Friday, April 27, 2012

NC Amendment One

The proposed Amendment One to the North Carolina state constitution represents an offensive attempt to enshrine in law a conservative version of Christianity’s definition of marriage. The proposed amendment seeks to define marriage as consisting only of one man and one woman; the proposed amendment also would deny the benefits of marriage to any couple not legally married, e.g., same-sex couples and unmarried heterosexual couples.
The Bible is not anti-homosexual. Gender orientation did not exist as a concept in the first century. Furthermore, the homosexual behaviors condemned in the Bible are exploitative, unjust relationships; the Bible makes no blanket statement about the morality of homosexual behavior.
The Bible is not a sourcebook of theological or moral propositions but a window through which God's light illumines the Jesus path. Christian marriage has three purposes: the mutual joy and support of the partners; the procreation and nurture of children – when it is God's will; a sign of God's love for God's people. None of those purposes is dependent upon the couples’ gender. Even the procreation of children can occur in several ways in the twenty-first century, an unimaginable possibility for biblical authors. Fostering or adopting children permits the nurture of children by couples who are unable or who choose not to have children (not all heterosexual couples feel called by God to be parents). In short, Christian marriage, rightly understood, consists of two people who commit to a loving, monogamous, and faithful relationship with one another.
For twenty-four years, I proudly served on active duty in the U.S. Navy, defending the Constitution against all enemies foreign and domestic. Never did I imagine that the state to which I retired would subsequently attempt to undermine the Constitution by covertly establishing a narrow, bigoted, and unbiblical version of Christianity as the law of the land. If passed, Amendment One would harm numerous children, seniors, and others in our state (for more on this cf. Protect NC Families). If passed, Amendment One would reduce anyone who held a different understanding of marriage to second-class status.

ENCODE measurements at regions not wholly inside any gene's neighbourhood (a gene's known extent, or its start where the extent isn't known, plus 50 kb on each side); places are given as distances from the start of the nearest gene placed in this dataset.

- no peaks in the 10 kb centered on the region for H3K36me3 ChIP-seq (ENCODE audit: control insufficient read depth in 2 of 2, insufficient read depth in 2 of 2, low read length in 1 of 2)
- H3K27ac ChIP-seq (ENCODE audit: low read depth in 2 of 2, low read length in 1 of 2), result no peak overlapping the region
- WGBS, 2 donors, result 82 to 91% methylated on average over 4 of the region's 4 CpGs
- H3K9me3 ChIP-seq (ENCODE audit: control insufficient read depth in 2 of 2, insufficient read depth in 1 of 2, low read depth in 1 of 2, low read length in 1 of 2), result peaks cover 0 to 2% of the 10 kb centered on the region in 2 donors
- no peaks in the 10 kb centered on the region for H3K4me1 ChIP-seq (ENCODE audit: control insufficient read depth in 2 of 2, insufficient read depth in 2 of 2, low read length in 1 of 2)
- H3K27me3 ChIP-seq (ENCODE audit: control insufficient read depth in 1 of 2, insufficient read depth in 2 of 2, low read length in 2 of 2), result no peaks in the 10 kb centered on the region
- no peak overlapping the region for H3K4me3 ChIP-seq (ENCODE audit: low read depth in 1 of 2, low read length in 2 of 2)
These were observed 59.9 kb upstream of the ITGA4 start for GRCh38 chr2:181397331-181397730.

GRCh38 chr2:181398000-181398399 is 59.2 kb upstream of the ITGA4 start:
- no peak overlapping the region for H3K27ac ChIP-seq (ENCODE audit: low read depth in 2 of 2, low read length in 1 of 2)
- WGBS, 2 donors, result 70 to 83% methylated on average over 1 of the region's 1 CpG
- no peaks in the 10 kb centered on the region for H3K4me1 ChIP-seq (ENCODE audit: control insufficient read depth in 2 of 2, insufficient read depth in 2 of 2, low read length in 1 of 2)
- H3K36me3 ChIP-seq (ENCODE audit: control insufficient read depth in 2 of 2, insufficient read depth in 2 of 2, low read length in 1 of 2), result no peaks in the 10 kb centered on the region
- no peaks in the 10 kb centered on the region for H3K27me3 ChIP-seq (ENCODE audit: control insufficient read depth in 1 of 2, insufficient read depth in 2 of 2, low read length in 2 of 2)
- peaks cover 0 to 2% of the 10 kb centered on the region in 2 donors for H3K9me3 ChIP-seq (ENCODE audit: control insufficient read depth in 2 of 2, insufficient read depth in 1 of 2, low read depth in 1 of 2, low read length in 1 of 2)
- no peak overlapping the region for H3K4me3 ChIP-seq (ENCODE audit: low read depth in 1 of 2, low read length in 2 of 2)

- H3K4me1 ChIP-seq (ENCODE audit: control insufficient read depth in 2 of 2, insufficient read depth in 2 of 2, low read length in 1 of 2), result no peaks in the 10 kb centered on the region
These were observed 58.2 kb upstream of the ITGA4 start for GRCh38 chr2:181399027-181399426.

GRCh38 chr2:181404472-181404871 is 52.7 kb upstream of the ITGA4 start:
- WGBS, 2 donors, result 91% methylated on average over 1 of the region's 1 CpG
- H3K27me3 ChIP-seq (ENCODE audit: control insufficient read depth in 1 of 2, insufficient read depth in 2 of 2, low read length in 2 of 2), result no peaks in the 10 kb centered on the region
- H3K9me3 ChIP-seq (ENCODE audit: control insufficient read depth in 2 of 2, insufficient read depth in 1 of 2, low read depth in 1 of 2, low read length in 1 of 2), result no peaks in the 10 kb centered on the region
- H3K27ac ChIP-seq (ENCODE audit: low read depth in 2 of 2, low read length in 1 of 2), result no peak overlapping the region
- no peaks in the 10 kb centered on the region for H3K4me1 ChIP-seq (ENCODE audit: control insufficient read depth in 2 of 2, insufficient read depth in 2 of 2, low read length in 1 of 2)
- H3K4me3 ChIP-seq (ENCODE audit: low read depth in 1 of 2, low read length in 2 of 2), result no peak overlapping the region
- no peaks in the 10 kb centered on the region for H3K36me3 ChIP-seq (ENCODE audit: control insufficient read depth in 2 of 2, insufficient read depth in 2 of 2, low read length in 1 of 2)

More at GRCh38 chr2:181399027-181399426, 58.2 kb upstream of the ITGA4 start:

Supreme Court Justice Robert H. Jackman wrote in the majority opinion for West Virginia Board of Education v. Barnette, principles that would become lodestars in the American creed: “If there is any fixed star in our constitutional constellation, it is that no official, high or petty, can prescribe what shall be orthodox in politics, nationalism, religion, or other matters of opinion or force citizens to confess by word or act their faith therein. If there are any circumstances which permit an exception, they do not now occur to us.” Tragically, the proposed Amendment One seeks to violate those principles.

I have long objected to clergy serving as de facto government officials by officiating at weddings. I, for one, am no longer willing to do this. My ordination authorizes me to officiate at religious ceremonies and rites in the Episcopal Church. I am not an official of the North Carolina state government, or of any other state government. Solemnizing weddings when I served as a Church of England priest in the United Kingdom made sense to me. I was an official of the established church. That is not the case in the United States. The Constitution explicitly forbids establishing religion. Clergy in this country have no business officiating at weddings on behalf of the government.
That inappropriate role points to the dual nature of marriage and to why North Carolinians find themselves in this regrettable situation. Marriage is both a religious/spiritual covenant and a legal contract. I’m happy to bless a couple’s covenant to form a committed, loving, monogamous, and faithful partnership. Blessing is the work of the church and a proper task for the ordained.
The legal dimension of a marriage is the contract that binds two people together. The marriage contract stipulates property ownership, legal responsibility for one another’s healthcare, legal access to government benefits provided to a spouse, etc. The conflation of the marriage covenant and contract dates back to the time when women were chattel that passed from the woman’s father to the woman’s husband. Thankfully, those days are past; women are persons who theoretically possess the same legal rights as men (sadly, this ideal is not fully realized). As a citizen, I have opinions about what rights and responsibilities a marriage contract should provide. But there is no sound legal reason why the law should not extend equal protection to all couples, regardless of the partners’ gender.
Indeed, arguing that legalizing same sex marriage will undermine heterosexual marriage is foolish. Just the opposite is true. Promoting marriage – regardless of the partners’ gender – encourages people to honor their commitment to live in a loving, monogamous, and faithful contract. Additionally, research repeatedly has shown that having two parents in an intact relationship benefits the children.
I encourage you, if you are a North Carolina voter, to vote against Amendment One (cf. Pastors against Amendment One).

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